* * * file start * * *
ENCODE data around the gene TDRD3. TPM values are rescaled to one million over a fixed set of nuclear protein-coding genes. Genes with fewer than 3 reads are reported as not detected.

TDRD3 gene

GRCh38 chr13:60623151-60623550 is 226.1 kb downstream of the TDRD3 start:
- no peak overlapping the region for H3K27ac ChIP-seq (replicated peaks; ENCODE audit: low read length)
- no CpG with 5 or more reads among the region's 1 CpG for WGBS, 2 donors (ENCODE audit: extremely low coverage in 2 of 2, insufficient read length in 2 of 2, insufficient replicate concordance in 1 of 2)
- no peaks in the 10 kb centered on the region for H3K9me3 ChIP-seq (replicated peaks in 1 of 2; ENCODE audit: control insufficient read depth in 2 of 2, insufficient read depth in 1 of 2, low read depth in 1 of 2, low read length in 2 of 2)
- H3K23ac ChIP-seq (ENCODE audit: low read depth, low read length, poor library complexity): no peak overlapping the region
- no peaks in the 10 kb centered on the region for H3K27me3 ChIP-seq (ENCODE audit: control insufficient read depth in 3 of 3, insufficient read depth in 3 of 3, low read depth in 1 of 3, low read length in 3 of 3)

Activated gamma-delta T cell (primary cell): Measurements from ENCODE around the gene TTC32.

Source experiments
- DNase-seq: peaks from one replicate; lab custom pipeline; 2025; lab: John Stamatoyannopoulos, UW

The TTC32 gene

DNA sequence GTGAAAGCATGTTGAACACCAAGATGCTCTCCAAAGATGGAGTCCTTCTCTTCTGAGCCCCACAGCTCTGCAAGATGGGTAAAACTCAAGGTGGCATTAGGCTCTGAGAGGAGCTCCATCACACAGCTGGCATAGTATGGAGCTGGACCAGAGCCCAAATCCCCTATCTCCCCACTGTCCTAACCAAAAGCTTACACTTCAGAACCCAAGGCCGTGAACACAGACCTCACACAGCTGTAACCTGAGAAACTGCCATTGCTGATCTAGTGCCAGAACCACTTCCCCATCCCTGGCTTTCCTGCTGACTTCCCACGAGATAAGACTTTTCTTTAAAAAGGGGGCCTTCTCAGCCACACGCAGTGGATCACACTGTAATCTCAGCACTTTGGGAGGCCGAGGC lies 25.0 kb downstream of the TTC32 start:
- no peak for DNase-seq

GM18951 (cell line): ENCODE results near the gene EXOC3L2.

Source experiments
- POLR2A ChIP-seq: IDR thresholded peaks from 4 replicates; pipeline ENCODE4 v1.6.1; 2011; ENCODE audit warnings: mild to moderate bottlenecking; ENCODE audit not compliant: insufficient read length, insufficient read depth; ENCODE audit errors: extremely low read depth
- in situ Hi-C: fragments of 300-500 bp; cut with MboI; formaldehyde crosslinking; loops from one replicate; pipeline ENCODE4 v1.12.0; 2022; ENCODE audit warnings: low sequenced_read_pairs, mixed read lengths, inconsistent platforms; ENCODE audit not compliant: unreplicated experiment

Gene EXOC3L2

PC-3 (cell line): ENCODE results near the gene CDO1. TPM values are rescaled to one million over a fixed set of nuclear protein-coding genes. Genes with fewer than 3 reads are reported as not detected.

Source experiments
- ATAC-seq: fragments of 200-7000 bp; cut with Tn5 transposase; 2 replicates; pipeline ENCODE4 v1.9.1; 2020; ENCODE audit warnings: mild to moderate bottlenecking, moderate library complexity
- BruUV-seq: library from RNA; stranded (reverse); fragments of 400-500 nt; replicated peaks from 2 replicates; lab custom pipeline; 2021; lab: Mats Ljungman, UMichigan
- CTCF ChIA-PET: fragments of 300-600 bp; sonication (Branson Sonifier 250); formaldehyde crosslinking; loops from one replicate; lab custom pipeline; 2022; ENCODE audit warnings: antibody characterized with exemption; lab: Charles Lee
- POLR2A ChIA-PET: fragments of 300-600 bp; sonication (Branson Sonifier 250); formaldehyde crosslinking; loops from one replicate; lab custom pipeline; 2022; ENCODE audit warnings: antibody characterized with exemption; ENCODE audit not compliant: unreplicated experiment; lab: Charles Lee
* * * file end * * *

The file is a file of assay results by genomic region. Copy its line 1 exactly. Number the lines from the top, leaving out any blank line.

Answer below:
ENCODE data around the gene TDRD3. TPM values are rescaled to one million over a fixed set of nuclear protein-coding genes. Genes with fewer than 3 reads are reported as not detected.